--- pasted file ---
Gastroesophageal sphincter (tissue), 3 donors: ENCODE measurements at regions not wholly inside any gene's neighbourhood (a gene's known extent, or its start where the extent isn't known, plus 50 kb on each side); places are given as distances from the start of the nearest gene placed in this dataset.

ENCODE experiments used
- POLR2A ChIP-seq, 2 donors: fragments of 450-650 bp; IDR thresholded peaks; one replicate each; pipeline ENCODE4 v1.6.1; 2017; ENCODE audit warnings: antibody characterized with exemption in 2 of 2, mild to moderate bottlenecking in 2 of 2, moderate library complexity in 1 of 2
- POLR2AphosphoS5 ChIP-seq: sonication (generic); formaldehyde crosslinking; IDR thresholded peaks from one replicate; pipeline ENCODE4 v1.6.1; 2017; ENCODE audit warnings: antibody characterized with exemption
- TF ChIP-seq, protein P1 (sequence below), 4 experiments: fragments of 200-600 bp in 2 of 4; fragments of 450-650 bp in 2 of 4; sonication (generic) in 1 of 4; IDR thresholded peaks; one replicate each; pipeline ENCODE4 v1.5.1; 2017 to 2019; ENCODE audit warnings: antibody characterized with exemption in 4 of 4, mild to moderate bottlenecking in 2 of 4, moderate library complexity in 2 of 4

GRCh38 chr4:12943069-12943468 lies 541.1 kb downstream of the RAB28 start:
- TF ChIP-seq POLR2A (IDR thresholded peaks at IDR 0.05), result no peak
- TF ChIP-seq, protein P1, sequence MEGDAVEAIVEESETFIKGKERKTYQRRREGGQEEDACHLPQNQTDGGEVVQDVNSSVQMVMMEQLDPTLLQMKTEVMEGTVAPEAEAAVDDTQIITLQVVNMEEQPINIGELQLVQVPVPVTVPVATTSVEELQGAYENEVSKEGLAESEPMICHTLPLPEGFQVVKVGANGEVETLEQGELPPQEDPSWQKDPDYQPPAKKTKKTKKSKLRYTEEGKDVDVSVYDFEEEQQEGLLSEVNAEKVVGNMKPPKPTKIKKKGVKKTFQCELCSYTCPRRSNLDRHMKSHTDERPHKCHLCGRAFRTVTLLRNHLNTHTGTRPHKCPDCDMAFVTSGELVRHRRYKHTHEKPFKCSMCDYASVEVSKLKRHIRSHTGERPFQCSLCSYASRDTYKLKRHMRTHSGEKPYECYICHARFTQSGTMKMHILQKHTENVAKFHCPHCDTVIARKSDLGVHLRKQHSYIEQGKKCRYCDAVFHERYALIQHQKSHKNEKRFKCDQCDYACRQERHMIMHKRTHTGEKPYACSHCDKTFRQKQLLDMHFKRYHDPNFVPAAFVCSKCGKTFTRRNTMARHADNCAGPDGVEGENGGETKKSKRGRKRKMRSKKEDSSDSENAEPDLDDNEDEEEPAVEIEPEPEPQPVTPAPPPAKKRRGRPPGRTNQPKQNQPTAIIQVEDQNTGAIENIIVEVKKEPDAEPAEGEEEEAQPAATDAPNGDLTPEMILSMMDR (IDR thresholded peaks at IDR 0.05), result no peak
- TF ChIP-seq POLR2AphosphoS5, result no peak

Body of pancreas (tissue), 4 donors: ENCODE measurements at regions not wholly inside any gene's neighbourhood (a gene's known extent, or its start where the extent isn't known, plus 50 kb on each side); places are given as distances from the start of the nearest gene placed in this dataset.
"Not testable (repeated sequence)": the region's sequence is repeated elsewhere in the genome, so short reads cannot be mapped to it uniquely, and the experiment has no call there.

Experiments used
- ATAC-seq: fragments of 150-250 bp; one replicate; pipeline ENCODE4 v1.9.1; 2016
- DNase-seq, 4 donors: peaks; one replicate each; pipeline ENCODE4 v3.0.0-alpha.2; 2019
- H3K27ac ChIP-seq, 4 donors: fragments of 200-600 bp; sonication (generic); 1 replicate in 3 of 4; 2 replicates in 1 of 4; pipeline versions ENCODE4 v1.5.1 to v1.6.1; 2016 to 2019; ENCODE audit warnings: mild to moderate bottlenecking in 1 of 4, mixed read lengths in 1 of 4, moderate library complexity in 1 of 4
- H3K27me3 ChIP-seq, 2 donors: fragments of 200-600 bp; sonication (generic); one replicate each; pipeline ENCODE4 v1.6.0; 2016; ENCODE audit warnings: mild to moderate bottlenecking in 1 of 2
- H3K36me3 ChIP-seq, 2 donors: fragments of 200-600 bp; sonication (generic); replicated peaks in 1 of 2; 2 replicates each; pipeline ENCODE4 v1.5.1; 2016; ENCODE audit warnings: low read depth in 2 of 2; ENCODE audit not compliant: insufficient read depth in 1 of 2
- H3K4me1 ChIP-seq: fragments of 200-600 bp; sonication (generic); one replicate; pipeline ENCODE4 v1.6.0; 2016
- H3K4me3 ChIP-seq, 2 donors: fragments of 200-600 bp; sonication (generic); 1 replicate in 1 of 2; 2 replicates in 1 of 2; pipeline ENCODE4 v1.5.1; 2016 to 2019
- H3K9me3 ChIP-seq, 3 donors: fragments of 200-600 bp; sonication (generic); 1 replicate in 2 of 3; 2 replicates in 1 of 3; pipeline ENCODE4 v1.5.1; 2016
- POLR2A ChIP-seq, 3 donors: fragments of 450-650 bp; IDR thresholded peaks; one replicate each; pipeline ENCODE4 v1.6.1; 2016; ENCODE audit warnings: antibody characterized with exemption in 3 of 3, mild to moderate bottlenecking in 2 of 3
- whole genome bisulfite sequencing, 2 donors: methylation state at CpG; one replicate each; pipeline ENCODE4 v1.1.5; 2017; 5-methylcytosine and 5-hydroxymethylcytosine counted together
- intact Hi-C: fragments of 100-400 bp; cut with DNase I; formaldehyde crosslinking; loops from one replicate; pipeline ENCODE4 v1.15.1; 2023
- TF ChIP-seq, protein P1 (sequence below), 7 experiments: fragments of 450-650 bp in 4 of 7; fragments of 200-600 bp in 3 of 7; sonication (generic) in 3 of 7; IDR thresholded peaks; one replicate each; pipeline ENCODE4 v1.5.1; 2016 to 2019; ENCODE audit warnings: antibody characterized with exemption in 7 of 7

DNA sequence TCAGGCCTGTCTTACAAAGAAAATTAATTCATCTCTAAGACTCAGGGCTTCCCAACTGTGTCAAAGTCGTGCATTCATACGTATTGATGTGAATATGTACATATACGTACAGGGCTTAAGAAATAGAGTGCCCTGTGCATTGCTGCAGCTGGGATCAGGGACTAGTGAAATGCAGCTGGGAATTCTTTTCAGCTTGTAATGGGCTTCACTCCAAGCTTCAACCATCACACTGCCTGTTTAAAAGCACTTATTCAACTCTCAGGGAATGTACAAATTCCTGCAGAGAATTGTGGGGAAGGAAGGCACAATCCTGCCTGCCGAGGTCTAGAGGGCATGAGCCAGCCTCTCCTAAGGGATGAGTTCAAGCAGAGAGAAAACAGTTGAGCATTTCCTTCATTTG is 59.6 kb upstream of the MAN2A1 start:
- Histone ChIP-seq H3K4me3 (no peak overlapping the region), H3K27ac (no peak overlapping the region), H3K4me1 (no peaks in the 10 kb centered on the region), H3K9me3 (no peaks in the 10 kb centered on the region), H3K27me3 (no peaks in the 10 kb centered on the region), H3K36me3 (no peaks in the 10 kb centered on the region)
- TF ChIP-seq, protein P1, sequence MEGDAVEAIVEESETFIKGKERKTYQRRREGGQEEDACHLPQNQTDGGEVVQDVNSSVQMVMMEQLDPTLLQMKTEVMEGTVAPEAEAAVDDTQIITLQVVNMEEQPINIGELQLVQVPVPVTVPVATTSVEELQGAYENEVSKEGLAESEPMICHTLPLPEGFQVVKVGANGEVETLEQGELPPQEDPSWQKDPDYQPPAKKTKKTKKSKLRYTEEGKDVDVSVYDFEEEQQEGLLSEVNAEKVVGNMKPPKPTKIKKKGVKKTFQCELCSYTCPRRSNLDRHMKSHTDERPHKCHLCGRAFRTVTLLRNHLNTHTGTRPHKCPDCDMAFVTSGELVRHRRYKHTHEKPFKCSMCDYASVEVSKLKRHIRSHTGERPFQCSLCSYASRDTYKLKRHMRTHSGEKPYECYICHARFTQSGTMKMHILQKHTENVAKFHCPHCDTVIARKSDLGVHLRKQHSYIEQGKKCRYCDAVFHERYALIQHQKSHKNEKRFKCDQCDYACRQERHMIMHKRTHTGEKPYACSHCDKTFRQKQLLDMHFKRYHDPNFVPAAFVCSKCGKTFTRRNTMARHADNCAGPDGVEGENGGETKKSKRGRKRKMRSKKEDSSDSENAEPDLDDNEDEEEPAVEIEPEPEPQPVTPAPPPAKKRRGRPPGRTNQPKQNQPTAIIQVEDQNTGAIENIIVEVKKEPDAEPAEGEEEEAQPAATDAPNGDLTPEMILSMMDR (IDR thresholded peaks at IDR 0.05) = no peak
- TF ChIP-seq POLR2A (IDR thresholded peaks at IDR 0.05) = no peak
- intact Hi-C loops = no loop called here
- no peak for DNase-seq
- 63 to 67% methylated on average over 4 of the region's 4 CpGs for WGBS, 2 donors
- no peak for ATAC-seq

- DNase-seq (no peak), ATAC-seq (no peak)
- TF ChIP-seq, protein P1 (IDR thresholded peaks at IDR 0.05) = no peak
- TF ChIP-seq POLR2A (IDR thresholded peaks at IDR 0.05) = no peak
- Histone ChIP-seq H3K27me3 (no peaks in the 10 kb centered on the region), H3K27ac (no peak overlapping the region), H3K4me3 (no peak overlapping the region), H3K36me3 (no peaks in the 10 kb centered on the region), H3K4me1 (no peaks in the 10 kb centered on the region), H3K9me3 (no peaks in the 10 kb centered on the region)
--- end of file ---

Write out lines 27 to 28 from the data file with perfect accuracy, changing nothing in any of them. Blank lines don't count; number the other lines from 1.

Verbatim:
- TF ChIP-seq, protein P1, sequence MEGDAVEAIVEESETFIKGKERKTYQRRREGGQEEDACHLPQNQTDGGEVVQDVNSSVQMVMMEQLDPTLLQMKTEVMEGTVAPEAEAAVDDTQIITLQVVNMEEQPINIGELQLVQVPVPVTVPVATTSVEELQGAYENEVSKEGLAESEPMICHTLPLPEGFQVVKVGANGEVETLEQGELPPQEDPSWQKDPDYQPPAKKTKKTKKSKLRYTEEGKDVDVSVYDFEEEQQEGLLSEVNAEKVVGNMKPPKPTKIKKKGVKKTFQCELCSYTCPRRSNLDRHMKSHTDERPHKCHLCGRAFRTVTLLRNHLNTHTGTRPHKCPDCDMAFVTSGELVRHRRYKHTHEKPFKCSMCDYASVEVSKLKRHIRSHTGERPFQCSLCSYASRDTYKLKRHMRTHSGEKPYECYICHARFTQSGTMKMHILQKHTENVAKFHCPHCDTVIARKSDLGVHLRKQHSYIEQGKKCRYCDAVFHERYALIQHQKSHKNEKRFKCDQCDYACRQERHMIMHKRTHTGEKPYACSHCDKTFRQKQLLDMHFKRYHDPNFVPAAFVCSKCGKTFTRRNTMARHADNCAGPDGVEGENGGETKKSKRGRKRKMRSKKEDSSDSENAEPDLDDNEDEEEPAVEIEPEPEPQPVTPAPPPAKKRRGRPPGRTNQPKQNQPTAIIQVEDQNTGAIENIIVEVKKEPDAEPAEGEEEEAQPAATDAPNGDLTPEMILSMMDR (IDR thresholded peaks at IDR 0.05) = no peak
- TF ChIP-seq POLR2A (IDR thresholded peaks at IDR 0.05) = no peak